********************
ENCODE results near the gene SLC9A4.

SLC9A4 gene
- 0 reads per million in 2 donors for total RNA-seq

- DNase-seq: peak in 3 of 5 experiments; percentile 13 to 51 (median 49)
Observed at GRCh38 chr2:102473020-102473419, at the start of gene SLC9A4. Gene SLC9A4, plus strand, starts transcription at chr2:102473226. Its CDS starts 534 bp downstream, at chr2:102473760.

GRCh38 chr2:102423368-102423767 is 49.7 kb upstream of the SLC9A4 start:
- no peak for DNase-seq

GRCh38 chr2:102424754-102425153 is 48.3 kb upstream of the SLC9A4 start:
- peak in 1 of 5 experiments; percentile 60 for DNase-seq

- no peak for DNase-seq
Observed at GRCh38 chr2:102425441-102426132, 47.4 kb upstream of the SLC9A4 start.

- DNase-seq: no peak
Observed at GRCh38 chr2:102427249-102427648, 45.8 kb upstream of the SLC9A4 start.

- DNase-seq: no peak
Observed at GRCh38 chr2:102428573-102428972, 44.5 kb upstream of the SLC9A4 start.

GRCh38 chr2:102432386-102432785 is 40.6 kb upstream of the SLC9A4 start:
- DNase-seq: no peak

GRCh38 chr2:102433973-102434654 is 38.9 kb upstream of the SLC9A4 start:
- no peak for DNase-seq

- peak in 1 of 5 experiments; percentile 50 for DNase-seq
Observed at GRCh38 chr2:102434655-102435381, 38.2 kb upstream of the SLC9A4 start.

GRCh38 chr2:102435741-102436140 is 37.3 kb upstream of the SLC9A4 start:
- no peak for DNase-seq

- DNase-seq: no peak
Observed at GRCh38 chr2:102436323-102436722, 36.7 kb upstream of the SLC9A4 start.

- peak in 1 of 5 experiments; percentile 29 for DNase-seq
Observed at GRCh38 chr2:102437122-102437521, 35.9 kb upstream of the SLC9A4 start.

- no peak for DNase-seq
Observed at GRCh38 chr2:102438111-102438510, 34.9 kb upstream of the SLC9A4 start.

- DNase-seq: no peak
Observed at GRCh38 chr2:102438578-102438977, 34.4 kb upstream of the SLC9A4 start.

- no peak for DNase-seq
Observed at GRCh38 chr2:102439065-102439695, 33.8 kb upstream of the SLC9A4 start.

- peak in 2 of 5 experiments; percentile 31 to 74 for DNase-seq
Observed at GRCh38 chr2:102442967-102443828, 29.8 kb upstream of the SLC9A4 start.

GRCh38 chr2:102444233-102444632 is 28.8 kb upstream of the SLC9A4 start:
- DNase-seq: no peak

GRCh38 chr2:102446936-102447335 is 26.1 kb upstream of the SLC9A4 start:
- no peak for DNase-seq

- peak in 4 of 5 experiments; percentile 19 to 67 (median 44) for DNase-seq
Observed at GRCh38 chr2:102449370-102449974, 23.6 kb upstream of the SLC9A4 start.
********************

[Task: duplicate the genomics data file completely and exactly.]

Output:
ENCODE results near the gene SLC9A4.

SLC9A4 gene
- 0 reads per million in 2 donors for total RNA-seq

- DNase-seq: peak in 3 of 5 experiments; percentile 13 to 51 (median 49)
Observed at GRCh38 chr2:102473020-102473419, at the start of gene SLC9A4. Gene SLC9A4, plus strand, starts transcription at chr2:102473226. Its CDS starts 534 bp downstream, at chr2:102473760.

GRCh38 chr2:102423368-102423767 is 49.7 kb upstream of the SLC9A4 start:
- no peak for DNase-seq

GRCh38 chr2:102424754-102425153 is 48.3 kb upstream of the SLC9A4 start:
- peak in 1 of 5 experiments; percentile 60 for DNase-seq

- no peak for DNase-seq
Observed at GRCh38 chr2:102425441-102426132, 47.4 kb upstream of the SLC9A4 start.

- DNase-seq: no peak
Observed at GRCh38 chr2:102427249-102427648, 45.8 kb upstream of the SLC9A4 start.

- DNase-seq: no peak
Observed at GRCh38 chr2:102428573-102428972, 44.5 kb upstream of the SLC9A4 start.

GRCh38 chr2:102432386-102432785 is 40.6 kb upstream of the SLC9A4 start:
- DNase-seq: no peak

GRCh38 chr2:102433973-102434654 is 38.9 kb upstream of the SLC9A4 start:
- no peak for DNase-seq

- peak in 1 of 5 experiments; percentile 50 for DNase-seq
Observed at GRCh38 chr2:102434655-102435381, 38.2 kb upstream of the SLC9A4 start.

GRCh38 chr2:102435741-102436140 is 37.3 kb upstream of the SLC9A4 start:
- no peak for DNase-seq

- DNase-seq: no peak
Observed at GRCh38 chr2:102436323-102436722, 36.7 kb upstream of the SLC9A4 start.

- peak in 1 of 5 experiments; percentile 29 for DNase-seq
Observed at GRCh38 chr2:102437122-102437521, 35.9 kb upstream of the SLC9A4 start.

- no peak for DNase-seq
Observed at GRCh38 chr2:102438111-102438510, 34.9 kb upstream of the SLC9A4 start.

- DNase-seq: no peak
Observed at GRCh38 chr2:102438578-102438977, 34.4 kb upstream of the SLC9A4 start.

- no peak for DNase-seq
Observed at GRCh38 chr2:102439065-102439695, 33.8 kb upstream of the SLC9A4 start.

- peak in 2 of 5 experiments; percentile 31 to 74 for DNase-seq
Observed at GRCh38 chr2:102442967-102443828, 29.8 kb upstream of the SLC9A4 start.

GRCh38 chr2:102444233-102444632 is 28.8 kb upstream of the SLC9A4 start:
- DNase-seq: no peak

GRCh38 chr2:102446936-102447335 is 26.1 kb upstream of the SLC9A4 start:
- no peak for DNase-seq

- peak in 4 of 5 experiments; percentile 19 to 67 (median 44) for DNase-seq
Observed at GRCh38 chr2:102449370-102449974, 23.6 kb upstream of the SLC9A4 start.